calcium ions  which is located in the core. It has
long been thought that dipicolinic acid was directly involved in
spore heat resistance, but heat-resistant mutants lacking dipicolinic
acid now have been isolated. Calcium does aid in resistance
to wet heat, oxidizing agents, and sometimes dry heat. It
may be that calcium-dipicolinate often stabilizes spore nucleic
acids. Recently specialized small, acid-soluble DNA-binding
proteins have been discovered in the endospore. They saturate
spore DNA and protect it from heat, radiation, dessication, and
chemicals. Dehydration of the protoplast appears to be very important
in heat resistance. The cortex may osmotically remove
water from the protoplast, thereby protecting it from both heat
and radiation damage. The spore coat also seems to protect
against enzymes and chemicals such as hydrogen peroxide. Finally,
spores contain some DNA repair enzymes. DNA is repaired
during germination and outgrowth after the core has become
active once again. In summary, endospore heat resistance
probably is due to several factors: calcium-dipicolinate and
acid-soluble protein stabilization of DNA, protoplast dehydration,
the spore coat, DNA repair, the greater stability of cell
proteins in bacteria adapted to growth at high temperatures and others.

Sporulation:  Spore formation, sporogenesis or sporulation, normally
commences when growth ceases due to lack of nutrients. It is a
complex process and may be divided into seven stages (figure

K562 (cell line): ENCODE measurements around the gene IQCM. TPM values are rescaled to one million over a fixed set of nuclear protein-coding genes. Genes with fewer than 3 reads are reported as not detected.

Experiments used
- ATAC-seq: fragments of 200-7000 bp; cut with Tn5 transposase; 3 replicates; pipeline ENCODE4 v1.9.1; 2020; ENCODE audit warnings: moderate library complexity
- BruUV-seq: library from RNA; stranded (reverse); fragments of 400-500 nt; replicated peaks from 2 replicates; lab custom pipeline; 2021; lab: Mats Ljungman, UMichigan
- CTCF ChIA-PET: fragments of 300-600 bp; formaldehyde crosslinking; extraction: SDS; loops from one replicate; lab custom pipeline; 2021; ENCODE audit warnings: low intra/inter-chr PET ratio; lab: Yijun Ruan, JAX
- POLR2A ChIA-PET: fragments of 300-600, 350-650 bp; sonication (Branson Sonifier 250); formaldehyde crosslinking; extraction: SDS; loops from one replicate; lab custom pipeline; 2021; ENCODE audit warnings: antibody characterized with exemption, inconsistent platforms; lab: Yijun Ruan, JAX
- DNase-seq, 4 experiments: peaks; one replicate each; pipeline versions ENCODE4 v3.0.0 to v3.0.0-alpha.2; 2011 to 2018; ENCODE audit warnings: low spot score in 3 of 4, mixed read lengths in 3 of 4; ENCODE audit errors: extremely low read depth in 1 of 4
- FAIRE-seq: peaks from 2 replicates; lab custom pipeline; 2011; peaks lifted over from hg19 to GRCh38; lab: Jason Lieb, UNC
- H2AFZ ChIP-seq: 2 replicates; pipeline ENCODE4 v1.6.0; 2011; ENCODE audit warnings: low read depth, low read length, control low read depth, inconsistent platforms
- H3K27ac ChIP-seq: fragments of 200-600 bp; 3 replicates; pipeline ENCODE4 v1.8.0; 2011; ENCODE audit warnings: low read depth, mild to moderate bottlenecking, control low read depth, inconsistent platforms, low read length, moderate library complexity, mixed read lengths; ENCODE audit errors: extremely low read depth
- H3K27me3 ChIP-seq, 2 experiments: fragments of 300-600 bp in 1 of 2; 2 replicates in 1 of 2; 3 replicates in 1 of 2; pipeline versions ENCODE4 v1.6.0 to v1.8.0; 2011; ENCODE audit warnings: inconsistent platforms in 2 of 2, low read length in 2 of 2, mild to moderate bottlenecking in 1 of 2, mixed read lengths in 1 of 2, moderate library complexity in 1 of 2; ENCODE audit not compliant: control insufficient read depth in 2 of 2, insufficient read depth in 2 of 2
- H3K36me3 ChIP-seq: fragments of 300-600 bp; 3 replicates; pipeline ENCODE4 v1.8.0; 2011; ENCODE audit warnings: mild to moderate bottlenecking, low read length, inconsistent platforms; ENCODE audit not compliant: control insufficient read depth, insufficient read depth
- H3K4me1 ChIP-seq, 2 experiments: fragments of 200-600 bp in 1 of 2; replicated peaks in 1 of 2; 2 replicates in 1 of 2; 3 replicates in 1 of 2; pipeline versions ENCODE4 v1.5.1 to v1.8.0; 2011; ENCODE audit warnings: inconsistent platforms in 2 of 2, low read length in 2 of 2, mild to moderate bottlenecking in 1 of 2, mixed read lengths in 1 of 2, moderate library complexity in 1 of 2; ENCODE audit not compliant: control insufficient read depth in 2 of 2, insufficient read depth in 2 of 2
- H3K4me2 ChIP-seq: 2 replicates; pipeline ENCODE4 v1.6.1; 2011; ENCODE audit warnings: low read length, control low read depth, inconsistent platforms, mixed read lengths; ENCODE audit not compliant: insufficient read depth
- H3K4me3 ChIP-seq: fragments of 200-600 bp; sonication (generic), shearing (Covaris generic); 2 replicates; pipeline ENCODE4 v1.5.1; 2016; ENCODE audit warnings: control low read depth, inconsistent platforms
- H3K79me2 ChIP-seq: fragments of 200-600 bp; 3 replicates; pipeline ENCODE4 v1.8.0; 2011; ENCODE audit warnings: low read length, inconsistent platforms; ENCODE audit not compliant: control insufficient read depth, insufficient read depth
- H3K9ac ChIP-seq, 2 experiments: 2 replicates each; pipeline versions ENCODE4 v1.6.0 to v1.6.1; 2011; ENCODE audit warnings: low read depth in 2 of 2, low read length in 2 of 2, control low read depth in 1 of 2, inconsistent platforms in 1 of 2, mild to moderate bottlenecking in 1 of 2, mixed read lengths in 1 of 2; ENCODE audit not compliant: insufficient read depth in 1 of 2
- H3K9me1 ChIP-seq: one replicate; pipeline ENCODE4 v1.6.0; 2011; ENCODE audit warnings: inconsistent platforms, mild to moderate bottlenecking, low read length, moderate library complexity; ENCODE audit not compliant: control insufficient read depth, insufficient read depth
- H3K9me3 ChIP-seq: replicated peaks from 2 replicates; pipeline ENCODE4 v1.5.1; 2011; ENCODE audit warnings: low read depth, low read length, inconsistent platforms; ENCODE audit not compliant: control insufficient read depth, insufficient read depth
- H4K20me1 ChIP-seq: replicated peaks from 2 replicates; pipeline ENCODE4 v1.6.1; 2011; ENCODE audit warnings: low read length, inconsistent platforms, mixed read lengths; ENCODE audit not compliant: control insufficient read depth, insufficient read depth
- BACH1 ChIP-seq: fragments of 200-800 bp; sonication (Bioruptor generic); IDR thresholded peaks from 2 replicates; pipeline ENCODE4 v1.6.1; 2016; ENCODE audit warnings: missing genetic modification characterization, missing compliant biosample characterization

3.43). An axial filament of nuclear material forms (stage I), followed
by an inward folding of the cell membrane to enclose part
of the DNA and produce the fore spore septum (stage II). The
membrane continues to grow and engulfs the immature spore in
a second membrane . Next, cortex is laid down in the
space between the two membranes, and both calcium and dipicolinic
acid are accumulated . Protein coats then are
formed around the cortex   and maturation of the spore
occurs . Finally, lytic enzymes destroy the sporangium
releasing the spore . Sporulation requires only about 10 hours in Bacillus megaterium.



The transformation of dormant spores into active vegetative
cells seems almost as complex a process as sporogenesis.
It occurs in three stages: (1) activation, (2) germination, and
(3) outgrowth. Often an endospore will not germinate successfully,
even in a nutrient-rich medium, unless it has been activated.
Activation is a reversible process that prepares spores for germination and usually results from treatments like heating. It
is followed by germination, the breaking of the spore’s dormant
state. This process is characterized by spore swelling,
rupture or absorption of the spore coat, loss of resistance to
heat and other stresses, loss of refractility, release of spore
components, and increase in metabolic activity. Many normal
metabolites or nutrients (e.g., amino acids and sugars) can trigger
germination after activation. Germination is followed by
the third stage, outgrowth. The spore protoplast makes new
components, emerges from the remains of the spore coat, and
develops again into an active bacterium.